When news first emerged in January of a mysterious influenza-like disease in China that didn’t respond to conventional treatment, IMRA’s director general, Dr. Charles Andrianjara, got to work. Since its founding in 1957, the institute’s researchers have catalogued thousands of medicinal herbs used by Madagascar’s traditional healers. Andrianjara wondered if some of the institute’s herbal knowledge might help fight the emerging viral illness. “Our hypothesis was that if we could treat the cough, the respiratory difficulties, the aches, the fever, then we could treat the virus.” He combed the database, seeking herbs with antioxidant and anti-inflammatory properties, as well as natural cough suppressants and fever reducers.
The institute had also been studying artemisia annua, or sweet wormwood, a common anti-malarial that had shown promising signs in the treatment of severe acute respiratory syndrome (SARS), another respiratory disease caused by a coronavirus, which emerged from China in 2002. “COVID and SARS are very similar in terms of their genetic structure,” says Andrianjara, “so our hypothesis was that artemisia might have an effect on COVID-19.”
Andrianjara’s team combined artemisia with other ingredients to create an herbal tea, and offered the decoction to patients who had tested positive for the disease. “We started with one, two [patients] and we found that it really reduced their symptoms,” he says. “They recovered quickly.” IMRA has not conducted any formal trials or tests; Andrianjara’s assessment comes only from observing the reactions of a handful of patients outside of a controlled setting. While he says that the patients were not receiving any other treatments at the same time, there is no formal documentation. When President Rajoelina made his announcement, fewer than 20 patients had received the remedy.
Such low numbers are meaningless when it comes to a disease that is still so poorly understood and whose effects can range from asymptomatic to massive organ failure, but Andrianjara argues that the remedies themselves can do no harm. “They have been thoroughly tested for toxicity, and they have been on the market for 30 years, so we already know their efficacy.” He likens CVO to common Western treatments like painkillers, which some studies show do not work on everyone. “You can give 20 people paracetamol. It won’t harm any of them, but it won’t cure all of their headaches either. If CVO can cure 60% of the population, to me that’s good. It’s not the best, but it’s good.”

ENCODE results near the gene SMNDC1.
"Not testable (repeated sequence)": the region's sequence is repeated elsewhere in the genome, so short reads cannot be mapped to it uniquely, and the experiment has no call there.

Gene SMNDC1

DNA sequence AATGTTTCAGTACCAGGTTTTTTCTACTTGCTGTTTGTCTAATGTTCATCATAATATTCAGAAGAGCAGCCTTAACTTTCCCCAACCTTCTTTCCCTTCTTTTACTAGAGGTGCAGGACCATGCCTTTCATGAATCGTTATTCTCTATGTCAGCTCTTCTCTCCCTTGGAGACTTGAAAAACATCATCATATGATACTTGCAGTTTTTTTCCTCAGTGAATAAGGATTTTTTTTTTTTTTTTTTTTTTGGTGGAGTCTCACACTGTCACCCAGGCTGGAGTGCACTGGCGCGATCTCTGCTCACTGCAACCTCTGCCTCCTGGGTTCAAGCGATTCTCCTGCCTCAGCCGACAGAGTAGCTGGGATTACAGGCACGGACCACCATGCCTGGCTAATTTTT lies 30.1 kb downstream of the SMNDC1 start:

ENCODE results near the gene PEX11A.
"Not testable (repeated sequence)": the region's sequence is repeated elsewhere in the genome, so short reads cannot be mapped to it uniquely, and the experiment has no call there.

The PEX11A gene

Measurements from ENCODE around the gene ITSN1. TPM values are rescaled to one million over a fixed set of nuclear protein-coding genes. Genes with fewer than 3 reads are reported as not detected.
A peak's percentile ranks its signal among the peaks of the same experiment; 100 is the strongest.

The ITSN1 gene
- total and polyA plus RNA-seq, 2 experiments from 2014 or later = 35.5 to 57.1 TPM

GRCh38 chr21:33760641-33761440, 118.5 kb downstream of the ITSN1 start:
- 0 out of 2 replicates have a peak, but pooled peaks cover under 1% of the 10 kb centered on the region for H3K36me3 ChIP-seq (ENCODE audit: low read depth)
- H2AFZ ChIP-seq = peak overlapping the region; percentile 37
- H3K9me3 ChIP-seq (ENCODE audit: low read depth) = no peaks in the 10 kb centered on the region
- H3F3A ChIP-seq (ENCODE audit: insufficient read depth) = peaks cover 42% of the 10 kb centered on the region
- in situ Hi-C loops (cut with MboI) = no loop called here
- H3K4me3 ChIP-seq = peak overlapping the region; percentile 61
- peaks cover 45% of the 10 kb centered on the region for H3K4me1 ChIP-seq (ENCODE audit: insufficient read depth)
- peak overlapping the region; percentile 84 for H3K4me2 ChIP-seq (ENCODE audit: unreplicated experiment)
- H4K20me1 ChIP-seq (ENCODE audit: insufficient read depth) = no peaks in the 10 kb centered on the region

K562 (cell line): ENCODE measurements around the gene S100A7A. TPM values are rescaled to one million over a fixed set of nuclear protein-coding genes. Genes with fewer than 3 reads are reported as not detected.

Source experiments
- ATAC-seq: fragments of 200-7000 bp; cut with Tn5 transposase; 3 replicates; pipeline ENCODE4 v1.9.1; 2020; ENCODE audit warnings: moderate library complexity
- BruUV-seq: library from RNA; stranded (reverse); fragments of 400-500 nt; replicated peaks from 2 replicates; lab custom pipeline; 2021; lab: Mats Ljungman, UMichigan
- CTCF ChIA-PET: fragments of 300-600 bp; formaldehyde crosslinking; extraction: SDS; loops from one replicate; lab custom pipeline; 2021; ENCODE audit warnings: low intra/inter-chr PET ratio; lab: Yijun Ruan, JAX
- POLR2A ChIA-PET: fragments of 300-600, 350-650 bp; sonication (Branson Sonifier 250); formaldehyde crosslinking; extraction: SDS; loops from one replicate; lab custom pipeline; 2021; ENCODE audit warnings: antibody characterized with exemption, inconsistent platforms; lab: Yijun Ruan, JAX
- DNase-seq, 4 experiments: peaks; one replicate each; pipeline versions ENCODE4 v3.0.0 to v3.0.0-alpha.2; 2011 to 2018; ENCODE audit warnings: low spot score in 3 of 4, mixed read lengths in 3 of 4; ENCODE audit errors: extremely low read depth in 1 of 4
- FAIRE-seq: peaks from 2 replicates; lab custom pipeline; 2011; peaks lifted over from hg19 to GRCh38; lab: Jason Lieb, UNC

It’s impossible for doctors and scientists to validate any of these claims; other than saying that CVO contains 62% artemisia, IMRA has not released the names of the other ingredients, for fear that the formula could be stolen. While President Rajoelina promotes CVO as both a cure and a preventative, it hasn’t been cleared for distribution as a drug by Madagascar’s National Academy of Medicine, which warned in a statement that “It is a medicine for which the scientific evidence has not yet been established and which risks damaging the health of the population, in particular that of children.”
In a media briefing on May 14, the WHO stated that there was no scientific evidence to support the safety and efficacy of Covid-Organics. The WHO’s regional director for Africa, Dr. Matshidiso Moeti, said that rigorous testing would be vital for credibility, “So that when we celebrate the discovery of this treatment in Africa it is on the basis of evidence that can be shared around the world.” South Africa-based virologist Denis Chopera sees it as a supplement rather than a cure, telling the Voice of America’s Africa broadcast that “I don’t think there’s any harm, but I don’t think people should expect that it will treat them and cure COVID-19 because that has not been proven scientifically.”